Wednesday, June 2, 2010

Breast Cancer. Loss. Life.

In an effort to keep this blog from becoming too focused on cancer and surgery and all their accompanying emotional and physical after effects, I’ve been making it a point to write a few non-cancer posts in recent days. I guess if I had begun this as a cancer blog, I wouldn’t have second thoughts about writing on that subject because that would be the blog’s main purpose.

However. There are a few of you wonderful Smithellaneous folks who have been checking in with me by e-mail to see if I really am as okay as my posts seem to indicate, or if my cheerier writing is merely camouflaging ongoing difficulties and continuing cancer stresses.

I guess the answer to that question is that I truly am doing well, all things considered. I don’t think that I have burst into tears for no reason for four or five days now, so that’s good progress. Steve can attest to the fact that it was getting to be quite interesting there for awhile. He and I would be talking about nothing much in particular and then, all of a sudden, I would just burst out crying.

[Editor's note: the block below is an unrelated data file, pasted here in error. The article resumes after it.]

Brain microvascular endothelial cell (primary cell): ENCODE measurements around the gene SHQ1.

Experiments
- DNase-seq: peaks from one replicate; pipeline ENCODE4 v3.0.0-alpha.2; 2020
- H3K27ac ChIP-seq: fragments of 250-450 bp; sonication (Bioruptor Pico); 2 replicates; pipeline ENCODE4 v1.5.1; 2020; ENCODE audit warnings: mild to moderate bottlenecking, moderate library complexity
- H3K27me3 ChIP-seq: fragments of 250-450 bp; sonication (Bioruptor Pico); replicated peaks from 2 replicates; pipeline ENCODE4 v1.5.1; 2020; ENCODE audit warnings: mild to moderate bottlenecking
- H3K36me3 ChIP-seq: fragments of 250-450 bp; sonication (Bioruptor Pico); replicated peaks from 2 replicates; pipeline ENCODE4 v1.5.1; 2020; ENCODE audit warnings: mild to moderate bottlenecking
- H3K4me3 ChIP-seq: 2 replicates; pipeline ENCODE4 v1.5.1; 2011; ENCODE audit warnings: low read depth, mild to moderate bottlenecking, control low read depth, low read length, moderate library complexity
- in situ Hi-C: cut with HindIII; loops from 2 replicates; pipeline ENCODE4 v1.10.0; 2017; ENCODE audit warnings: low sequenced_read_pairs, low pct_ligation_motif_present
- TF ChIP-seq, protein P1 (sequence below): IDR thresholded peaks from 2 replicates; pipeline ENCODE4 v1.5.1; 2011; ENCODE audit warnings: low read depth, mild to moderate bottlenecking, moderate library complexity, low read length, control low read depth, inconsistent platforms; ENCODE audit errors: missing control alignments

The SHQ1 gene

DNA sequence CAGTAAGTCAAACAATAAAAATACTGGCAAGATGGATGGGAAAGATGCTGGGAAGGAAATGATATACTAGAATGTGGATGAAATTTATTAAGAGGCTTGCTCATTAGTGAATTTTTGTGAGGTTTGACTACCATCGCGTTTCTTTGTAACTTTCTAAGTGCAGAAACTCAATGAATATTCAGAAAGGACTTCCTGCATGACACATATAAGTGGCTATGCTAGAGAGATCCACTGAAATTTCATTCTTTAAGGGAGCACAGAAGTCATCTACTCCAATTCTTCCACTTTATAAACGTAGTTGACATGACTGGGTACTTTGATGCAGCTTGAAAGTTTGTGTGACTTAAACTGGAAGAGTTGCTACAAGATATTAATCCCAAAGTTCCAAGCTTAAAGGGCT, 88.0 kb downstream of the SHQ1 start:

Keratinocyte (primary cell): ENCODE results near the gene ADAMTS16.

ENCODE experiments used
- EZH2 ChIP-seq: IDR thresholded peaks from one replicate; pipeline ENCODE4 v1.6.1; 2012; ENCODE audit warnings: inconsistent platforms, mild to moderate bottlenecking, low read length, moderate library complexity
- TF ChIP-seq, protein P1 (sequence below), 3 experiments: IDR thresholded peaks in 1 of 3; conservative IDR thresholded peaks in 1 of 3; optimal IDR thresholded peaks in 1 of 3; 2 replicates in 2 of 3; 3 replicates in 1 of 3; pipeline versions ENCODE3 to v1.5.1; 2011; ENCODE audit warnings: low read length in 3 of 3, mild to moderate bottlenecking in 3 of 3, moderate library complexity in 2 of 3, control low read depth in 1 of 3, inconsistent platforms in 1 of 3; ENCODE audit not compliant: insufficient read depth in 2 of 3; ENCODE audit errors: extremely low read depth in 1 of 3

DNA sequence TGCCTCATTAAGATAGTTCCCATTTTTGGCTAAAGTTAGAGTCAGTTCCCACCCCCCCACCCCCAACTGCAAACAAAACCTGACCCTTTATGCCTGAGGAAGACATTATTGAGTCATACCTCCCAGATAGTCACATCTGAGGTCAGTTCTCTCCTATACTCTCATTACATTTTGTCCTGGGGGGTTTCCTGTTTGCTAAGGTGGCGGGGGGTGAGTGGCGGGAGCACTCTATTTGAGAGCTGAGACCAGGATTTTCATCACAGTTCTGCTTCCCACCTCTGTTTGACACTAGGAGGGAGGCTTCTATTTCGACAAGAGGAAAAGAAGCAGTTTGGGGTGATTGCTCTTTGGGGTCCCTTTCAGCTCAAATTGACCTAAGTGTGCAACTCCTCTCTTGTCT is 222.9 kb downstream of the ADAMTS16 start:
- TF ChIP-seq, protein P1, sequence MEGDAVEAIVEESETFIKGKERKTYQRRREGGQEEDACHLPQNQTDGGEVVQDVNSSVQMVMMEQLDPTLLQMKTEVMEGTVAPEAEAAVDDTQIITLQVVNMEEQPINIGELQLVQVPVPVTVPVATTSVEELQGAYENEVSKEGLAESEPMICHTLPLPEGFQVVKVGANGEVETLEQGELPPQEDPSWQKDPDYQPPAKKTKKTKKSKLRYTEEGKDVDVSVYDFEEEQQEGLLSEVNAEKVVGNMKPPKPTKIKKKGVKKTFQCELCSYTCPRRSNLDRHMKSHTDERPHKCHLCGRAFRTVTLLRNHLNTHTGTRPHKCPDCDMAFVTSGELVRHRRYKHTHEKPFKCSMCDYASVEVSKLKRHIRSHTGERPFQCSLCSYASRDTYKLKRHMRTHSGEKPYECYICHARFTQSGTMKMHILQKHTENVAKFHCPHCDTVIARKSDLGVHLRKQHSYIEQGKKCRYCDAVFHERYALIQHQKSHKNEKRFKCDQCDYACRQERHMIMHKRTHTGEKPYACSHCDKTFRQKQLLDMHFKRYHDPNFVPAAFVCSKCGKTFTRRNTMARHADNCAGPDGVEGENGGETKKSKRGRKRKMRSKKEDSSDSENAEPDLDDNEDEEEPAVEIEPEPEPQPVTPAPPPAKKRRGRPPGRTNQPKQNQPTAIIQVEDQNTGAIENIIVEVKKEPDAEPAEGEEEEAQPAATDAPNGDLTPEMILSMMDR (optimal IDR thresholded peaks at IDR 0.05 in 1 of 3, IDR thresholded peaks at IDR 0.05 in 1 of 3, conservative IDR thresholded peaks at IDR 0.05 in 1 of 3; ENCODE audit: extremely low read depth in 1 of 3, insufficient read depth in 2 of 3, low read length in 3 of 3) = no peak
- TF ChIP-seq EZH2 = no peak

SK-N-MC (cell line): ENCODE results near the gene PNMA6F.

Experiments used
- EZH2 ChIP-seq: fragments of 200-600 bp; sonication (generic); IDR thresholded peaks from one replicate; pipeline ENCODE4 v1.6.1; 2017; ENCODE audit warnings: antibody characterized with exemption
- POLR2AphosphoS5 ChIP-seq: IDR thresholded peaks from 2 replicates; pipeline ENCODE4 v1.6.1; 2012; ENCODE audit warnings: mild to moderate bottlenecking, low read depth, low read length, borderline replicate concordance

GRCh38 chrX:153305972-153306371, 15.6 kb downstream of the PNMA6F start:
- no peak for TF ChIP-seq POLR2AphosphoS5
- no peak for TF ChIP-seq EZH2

In fact, a couple weeks ago I took Sarah in for her 6-month dental check up and when the dentist came out to tell me how things had gone, I actually found myself tearing up while he talked with me. I’m sure he went back to his notes and wrote, “Patient was delightful. Patient’s mother? Not so much. She seemed to get emotional over a discussion of flossing habits and wisdom teeth.”

But I think tears after surgery and after a loss of the sort I experienced should be considered pretty par for the course. Grief is grief, regardless of whether you’ve lost a family member, a beloved pet, a cherished friend, a job, a marriage, or a body part. (Obviously there are many degrees involved, but all of those experiences have grief in common.)